I was hoping to get some thoughts on my situation.
I'm currently in my final year of a Mechanical Engineering (with sport) Masters degree, and during my time I have come to realise that through time and spending a year at the National Physical Laboratory (researching and testing materials) that I feel more inclined to follow a career in Metallurgy/Material Science/Research Engineer, as opposed to a full on Engineer.
Doing a bit of background on potential employment opportunities in this field, I feel it would be worthwhile doing a PHD to open up some employment avenues. However, as of yet I'm not sure about what specific field of employment I want to go into.
Being unsure about what I would like to do after the PHD, I was wondering if the PHD I do would have a factor in which path I take?
I think a better way to explain it is through a example scenario, Let's just say that I am awarded a PHD through studying Tungsten Carbide and Hard Facings. A job then opens up to develop materials in a Badminton racket (My dream job) which for the sake of simplicity is composite materials. Would an employer look at my PHD and say "well he has proven he is capable of extensive research and high quality work in roughly the field that we are in (materials)" or are they more likely to say "well he has a PHD but it is completely in the wrong field.... where's the shredder?"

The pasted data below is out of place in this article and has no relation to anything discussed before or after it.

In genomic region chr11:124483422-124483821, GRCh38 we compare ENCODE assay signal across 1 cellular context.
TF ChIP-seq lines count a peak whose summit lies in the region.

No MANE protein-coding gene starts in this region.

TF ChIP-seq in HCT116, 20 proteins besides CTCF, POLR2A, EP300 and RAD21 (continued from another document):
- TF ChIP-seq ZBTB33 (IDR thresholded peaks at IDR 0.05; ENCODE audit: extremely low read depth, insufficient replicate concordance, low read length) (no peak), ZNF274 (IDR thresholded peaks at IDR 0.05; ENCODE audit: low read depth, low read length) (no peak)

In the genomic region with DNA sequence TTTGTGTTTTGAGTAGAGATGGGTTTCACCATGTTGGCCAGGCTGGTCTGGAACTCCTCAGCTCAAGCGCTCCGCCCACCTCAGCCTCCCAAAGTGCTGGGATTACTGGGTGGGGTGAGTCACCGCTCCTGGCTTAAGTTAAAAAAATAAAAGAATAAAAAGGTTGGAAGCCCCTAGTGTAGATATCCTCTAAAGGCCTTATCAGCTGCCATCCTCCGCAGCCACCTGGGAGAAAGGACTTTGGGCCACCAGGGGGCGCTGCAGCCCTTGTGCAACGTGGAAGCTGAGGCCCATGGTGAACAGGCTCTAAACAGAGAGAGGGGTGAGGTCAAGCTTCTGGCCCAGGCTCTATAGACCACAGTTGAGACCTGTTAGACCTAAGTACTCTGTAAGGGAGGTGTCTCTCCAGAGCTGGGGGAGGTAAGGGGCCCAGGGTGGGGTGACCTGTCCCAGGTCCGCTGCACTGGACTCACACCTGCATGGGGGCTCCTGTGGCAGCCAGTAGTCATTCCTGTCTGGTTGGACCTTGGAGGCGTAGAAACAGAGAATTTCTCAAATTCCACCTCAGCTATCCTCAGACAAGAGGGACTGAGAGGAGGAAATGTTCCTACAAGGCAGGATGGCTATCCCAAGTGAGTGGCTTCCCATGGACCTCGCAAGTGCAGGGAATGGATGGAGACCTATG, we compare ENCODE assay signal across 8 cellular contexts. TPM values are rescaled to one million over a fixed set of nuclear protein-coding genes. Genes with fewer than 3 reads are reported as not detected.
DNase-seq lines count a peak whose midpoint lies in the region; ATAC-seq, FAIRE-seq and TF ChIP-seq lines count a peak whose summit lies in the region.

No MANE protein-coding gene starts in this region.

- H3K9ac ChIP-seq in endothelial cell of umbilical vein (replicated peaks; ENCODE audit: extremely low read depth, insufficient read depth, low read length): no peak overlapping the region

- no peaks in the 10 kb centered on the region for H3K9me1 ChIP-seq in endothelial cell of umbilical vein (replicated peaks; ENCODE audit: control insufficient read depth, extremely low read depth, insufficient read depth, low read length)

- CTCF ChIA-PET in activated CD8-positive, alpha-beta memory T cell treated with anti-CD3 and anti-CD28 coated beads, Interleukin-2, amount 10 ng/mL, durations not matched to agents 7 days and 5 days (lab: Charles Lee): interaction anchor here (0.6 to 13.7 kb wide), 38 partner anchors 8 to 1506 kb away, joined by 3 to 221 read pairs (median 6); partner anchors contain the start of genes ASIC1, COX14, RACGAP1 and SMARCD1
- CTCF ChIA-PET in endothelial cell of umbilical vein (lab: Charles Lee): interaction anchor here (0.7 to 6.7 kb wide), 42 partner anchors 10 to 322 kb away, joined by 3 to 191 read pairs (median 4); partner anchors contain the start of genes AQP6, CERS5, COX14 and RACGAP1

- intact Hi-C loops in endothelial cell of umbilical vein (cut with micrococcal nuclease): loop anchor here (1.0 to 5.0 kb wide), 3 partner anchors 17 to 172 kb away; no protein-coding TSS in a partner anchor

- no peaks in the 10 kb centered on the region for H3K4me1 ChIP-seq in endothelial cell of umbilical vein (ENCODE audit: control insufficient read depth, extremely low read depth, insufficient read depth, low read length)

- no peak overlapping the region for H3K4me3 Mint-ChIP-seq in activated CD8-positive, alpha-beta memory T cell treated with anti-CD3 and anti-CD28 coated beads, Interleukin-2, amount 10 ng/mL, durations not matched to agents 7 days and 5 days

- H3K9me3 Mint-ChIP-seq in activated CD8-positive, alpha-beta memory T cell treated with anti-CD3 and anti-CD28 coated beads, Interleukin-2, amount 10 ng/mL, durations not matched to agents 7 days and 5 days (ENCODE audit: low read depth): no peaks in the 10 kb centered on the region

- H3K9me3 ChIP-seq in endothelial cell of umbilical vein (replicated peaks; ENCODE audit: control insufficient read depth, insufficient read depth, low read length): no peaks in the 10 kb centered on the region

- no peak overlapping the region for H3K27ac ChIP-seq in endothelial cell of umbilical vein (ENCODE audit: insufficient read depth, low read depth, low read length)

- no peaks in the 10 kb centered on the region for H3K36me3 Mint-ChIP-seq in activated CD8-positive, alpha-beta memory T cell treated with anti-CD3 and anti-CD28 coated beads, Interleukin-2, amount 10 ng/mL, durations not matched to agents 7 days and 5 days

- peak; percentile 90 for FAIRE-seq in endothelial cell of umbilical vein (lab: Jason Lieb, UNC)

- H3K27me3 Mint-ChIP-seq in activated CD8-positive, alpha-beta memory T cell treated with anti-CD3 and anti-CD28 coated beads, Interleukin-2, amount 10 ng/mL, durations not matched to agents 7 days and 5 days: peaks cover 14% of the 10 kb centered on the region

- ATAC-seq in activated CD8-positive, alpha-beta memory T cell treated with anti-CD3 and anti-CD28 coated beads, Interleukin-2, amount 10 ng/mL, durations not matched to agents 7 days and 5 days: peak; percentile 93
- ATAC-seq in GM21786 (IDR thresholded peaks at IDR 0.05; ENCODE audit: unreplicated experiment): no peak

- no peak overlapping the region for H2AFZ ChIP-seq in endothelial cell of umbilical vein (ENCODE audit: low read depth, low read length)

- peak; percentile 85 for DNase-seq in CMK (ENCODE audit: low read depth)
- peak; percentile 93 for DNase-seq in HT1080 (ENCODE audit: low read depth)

Hopefully you can understand what I mean, and any advice would be appreciated.
Essentially, a PhD is about being trained (and training yourself) to be an independent researcher. So if you can see yourself working in research, then a PhD is likely to be highly beneficial for your career aspirations. As for the topic, well, it's always going to help if your thesis work aligns to the dream job you later want to apply for but it's not essential to have an exact match in every aspect. In the example you've described, I would have considered that research experience in materials science to be a good enough match to get you on the interview short list!. Good luck! :-)
Don't forget the transferable skills - the communication skills, the ability to pick the relevant pieces of information from a large mass of data and to present it succinctly, the networking skills, and the time management skills, as well as the ability to work on your own initiative. These, I think, could be just as important as the actual subject-relevant knowledge you pick up.
I was hoping that I would get responses like this! Thanks very much!
I'm basically just trying to keep as many options open as I can when it finally comes down to looking for employment, whether it would be in academia or in industry. My worry was that I would be doing a PHD that was so specific that empolyers would shun my application but the replies have highlighted other skills that can be gained through doing it, and you have convinced me that doing a PHD under the field of Material Science should be sufficient for most Material Science type employers to at least consider me for an interview!
Thanks again for the responses.
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